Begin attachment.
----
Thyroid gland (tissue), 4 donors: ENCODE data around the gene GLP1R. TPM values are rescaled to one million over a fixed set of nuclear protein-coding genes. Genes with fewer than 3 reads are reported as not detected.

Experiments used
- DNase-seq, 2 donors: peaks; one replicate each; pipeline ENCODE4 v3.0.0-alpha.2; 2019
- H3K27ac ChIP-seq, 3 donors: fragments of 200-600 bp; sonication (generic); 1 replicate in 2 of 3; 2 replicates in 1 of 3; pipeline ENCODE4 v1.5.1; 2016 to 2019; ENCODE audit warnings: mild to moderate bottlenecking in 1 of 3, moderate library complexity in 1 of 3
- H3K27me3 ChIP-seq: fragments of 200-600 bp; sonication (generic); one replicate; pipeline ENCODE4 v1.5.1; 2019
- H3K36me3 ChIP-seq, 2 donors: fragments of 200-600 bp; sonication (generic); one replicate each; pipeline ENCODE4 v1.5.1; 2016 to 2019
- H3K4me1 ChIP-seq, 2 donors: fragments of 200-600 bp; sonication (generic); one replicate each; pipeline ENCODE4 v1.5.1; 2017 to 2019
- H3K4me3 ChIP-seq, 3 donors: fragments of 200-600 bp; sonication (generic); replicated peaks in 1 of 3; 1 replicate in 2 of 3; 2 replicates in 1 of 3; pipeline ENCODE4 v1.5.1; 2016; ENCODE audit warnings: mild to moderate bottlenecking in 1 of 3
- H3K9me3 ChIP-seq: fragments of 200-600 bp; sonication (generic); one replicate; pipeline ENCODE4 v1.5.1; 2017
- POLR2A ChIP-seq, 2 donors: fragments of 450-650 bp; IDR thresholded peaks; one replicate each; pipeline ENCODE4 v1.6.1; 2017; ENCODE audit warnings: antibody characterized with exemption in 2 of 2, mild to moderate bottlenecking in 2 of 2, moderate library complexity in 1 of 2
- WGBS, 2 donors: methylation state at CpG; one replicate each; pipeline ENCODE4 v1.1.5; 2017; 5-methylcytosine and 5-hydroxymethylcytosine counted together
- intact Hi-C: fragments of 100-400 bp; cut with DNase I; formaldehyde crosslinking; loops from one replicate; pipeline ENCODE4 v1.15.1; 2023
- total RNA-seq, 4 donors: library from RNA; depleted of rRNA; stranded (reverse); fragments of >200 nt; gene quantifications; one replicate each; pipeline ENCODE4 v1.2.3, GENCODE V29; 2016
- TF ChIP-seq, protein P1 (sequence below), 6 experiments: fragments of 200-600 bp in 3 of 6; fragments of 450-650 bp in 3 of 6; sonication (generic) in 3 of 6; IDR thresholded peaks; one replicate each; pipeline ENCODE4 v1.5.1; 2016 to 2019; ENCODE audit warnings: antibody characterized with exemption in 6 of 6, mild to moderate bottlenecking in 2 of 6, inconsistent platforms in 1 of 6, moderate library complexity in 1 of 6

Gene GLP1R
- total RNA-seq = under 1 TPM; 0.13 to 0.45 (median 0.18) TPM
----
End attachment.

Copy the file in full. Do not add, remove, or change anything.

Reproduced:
Thyroid gland (tissue), 4 donors: ENCODE data around the gene GLP1R. TPM values are rescaled to one million over a fixed set of nuclear protein-coding genes. Genes with fewer than 3 reads are reported as not detected.

Experiments used
- DNase-seq, 2 donors: peaks; one replicate each; pipeline ENCODE4 v3.0.0-alpha.2; 2019
- H3K27ac ChIP-seq, 3 donors: fragments of 200-600 bp; sonication (generic); 1 replicate in 2 of 3; 2 replicates in 1 of 3; pipeline ENCODE4 v1.5.1; 2016 to 2019; ENCODE audit warnings: mild to moderate bottlenecking in 1 of 3, moderate library complexity in 1 of 3
- H3K27me3 ChIP-seq: fragments of 200-600 bp; sonication (generic); one replicate; pipeline ENCODE4 v1.5.1; 2019
- H3K36me3 ChIP-seq, 2 donors: fragments of 200-600 bp; sonication (generic); one replicate each; pipeline ENCODE4 v1.5.1; 2016 to 2019
- H3K4me1 ChIP-seq, 2 donors: fragments of 200-600 bp; sonication (generic); one replicate each; pipeline ENCODE4 v1.5.1; 2017 to 2019
- H3K4me3 ChIP-seq, 3 donors: fragments of 200-600 bp; sonication (generic); replicated peaks in 1 of 3; 1 replicate in 2 of 3; 2 replicates in 1 of 3; pipeline ENCODE4 v1.5.1; 2016; ENCODE audit warnings: mild to moderate bottlenecking in 1 of 3
- H3K9me3 ChIP-seq: fragments of 200-600 bp; sonication (generic); one replicate; pipeline ENCODE4 v1.5.1; 2017
- POLR2A ChIP-seq, 2 donors: fragments of 450-650 bp; IDR thresholded peaks; one replicate each; pipeline ENCODE4 v1.6.1; 2017; ENCODE audit warnings: antibody characterized with exemption in 2 of 2, mild to moderate bottlenecking in 2 of 2, moderate library complexity in 1 of 2
- WGBS, 2 donors: methylation state at CpG; one replicate each; pipeline ENCODE4 v1.1.5; 2017; 5-methylcytosine and 5-hydroxymethylcytosine counted together
- intact Hi-C: fragments of 100-400 bp; cut with DNase I; formaldehyde crosslinking; loops from one replicate; pipeline ENCODE4 v1.15.1; 2023
- total RNA-seq, 4 donors: library from RNA; depleted of rRNA; stranded (reverse); fragments of >200 nt; gene quantifications; one replicate each; pipeline ENCODE4 v1.2.3, GENCODE V29; 2016
- TF ChIP-seq, protein P1 (sequence below), 6 experiments: fragments of 200-600 bp in 3 of 6; fragments of 450-650 bp in 3 of 6; sonication (generic) in 3 of 6; IDR thresholded peaks; one replicate each; pipeline ENCODE4 v1.5.1; 2016 to 2019; ENCODE audit warnings: antibody characterized with exemption in 6 of 6, mild to moderate bottlenecking in 2 of 6, inconsistent platforms in 1 of 6, moderate library complexity in 1 of 6

Gene GLP1R
- total RNA-seq = under 1 TPM; 0.13 to 0.45 (median 0.18) TPM